Tablets are swiftly taking over the computer world, with devices that are convenient, user-friendly and versatile. With the addition of docking stations that can easily run tablets at home, tablets have the potential power to knock out laptops or other home computers. Tablet sales across the globe are nearing 63 million this year, according to Gartner, with more than a 260 percent rise in sales over the 17.6 million sold the previous year. Tablet sales are expected to increase to more than 326.3 million units by 2015, making them an extremely hot market to watch. And there are a lot of web designers who should be watching.
Tablets are clearly a wave that will continue to grow, develop and challenge designers. One size certainly does not fit all, nor does a prediction that standard tablet design will be possible for various devices seem to be in the near future. Designing for tablets can take many forms, but knowing which companies are expected to blossom and which are expected to wither on the vine can at least give designers a sense of what’s in store and where they should focus their time, efforts and creative energy.
Apple is going to remain at the top of the tablet barrel through 2015, according to market predictions, but that does not mean other tablets are not going to try to give iPad at least a bit of competition. Market shares for 2011 reported by Gartner gave Apple 68.7 percent of the market, followed by Android’s 19.9 percent. MeeGo weighed in with 1.1 percent, WebOS with 4 percent and QNX at 5.6 percent. The lump of other operating systems clocked in with a scant 0.6 percent of the market share.
Gartner’s 2012 report reduced Apple to 63.5 percent of the market, boosted Android to 24.4 percent and MeeGo to 1.2 percent. QNX gains a point to corner 6.6 percent while WebOS dips to 3.9 percent and the lump of other falls to 0.5 percent.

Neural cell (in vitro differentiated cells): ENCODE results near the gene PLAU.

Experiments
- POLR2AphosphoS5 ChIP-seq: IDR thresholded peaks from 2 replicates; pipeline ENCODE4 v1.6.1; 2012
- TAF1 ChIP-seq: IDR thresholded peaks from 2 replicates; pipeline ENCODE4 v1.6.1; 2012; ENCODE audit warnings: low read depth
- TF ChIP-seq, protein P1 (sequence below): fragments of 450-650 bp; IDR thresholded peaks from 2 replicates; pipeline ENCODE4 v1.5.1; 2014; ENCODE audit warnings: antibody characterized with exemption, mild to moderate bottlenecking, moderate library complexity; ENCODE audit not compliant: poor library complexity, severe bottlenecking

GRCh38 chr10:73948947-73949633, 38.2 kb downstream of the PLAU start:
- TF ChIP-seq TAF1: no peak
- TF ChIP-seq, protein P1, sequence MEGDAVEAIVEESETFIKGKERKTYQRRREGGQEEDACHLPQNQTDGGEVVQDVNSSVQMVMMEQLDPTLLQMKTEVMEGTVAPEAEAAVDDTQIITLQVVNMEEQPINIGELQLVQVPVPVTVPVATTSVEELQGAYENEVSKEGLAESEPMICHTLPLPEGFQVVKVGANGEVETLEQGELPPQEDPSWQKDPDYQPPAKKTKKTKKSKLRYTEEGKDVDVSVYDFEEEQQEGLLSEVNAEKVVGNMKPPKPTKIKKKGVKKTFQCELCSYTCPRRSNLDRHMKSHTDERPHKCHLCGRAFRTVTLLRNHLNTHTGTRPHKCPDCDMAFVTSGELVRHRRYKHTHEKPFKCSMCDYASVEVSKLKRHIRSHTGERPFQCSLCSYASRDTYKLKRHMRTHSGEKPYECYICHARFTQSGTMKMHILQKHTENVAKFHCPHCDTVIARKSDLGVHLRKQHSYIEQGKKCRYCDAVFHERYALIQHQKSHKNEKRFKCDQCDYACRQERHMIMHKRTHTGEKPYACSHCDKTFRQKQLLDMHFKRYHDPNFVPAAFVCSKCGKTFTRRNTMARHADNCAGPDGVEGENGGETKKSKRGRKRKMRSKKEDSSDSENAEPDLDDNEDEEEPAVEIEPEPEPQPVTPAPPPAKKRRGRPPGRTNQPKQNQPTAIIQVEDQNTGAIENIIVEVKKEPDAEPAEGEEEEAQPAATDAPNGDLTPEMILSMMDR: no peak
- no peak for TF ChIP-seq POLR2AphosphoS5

The predictions, however, fail to clearly note the location of a rising star in the tablet market, a star otherwise known as the Kindle Fire. Market predictions from Merrill Lynch estimate Kindle Fire will be only slightly below the Android in 2012 and catch up even further in 2013.
A report form iSuppli suggests Kindle Fire blazed into the No. 2 tablet slot under Apple, using the Kindle Fire OS built off an Android that was built off a smartphone. No matter, according to ReadWriteWeb.com, Kindle Fire is already hot. Although Kindle Fire’s predicted 14 percent of the market still comes nowhere near Apple’s predicted 60-plus percent, it is burning away a chunk of the market that may have otherwise gone to Android and chipping away at Apple’s loyal customers.
Apple loyalty is expected to remain strong while it continues to hold Gartner’s predicted 47.1 percent of the market come 2015, and Android’s appeal may take it up to a predicted 38.6 percent, but Kindle Fire is not a force that is expected to be easily extinguished.
While there is no arguing tablets are sweeping the globe as the latest must-have devices, there are arguments over what to expect in term of new products.
The arguments begin with what top-dog Apple may have in store for 2012. One side argues Apple will release a high-end iPad 3 while the other predicts Apple will release a lower-priced iPad to better compete with Kindle Fire that is burning up a portion of its market share. Trefis raises the possibility of Apple releasing two new products, each geared toward a specific price range. Other predictions say Amazon’s Kindle Fire and Samsung’s Galaxy Tab series will feature new releases and raise the possibility of Google releasing a tablet device.
Web designers already have a slew of various advanced tablet features for which they must design. Amazon’s Kindle Fire, for instance, requires a design that can work on the 7-inch screen with a 1024 x 600 pixel resolution at 169 ppi, multi-touch user interface with 16 million colors. Many tablets have ample storage and power, such as Kindle Fire’s space enough for 80 apps, but specifications vary greatly across the board.
Despite the wide range of size, abilities and resolution, Gartner reports the big concern will remain ensuring the users receive a rich experience based on several tablet features. These include apps, apps and more apps. Also important are intuitive user interfaces and the ability to share content among devices.
Tablets in multiple sizes with varying screen resolutions and varying functions will continue to ensure web designing for tablets will remain a very specific art geared toward individual products. The task may be a bit less overwhelming for designers that focus their efforts on the winners and ignore those Merrill Lynch expects to tank. Merrill Lynch strongly backs Amazon, Apple and Samsung, the same companies backed by Gartner and proven popular based on market shares. Those Merrill Lynch expects to head toward the graveyard are tablets produced by Acer, Asus, and Research in Motion.
Effective web designing takes skill, patience and adaptability. The rapid and continuous changes in the tablet market are certainly going to help ensure designers get plenty of the latter in the months and years to come.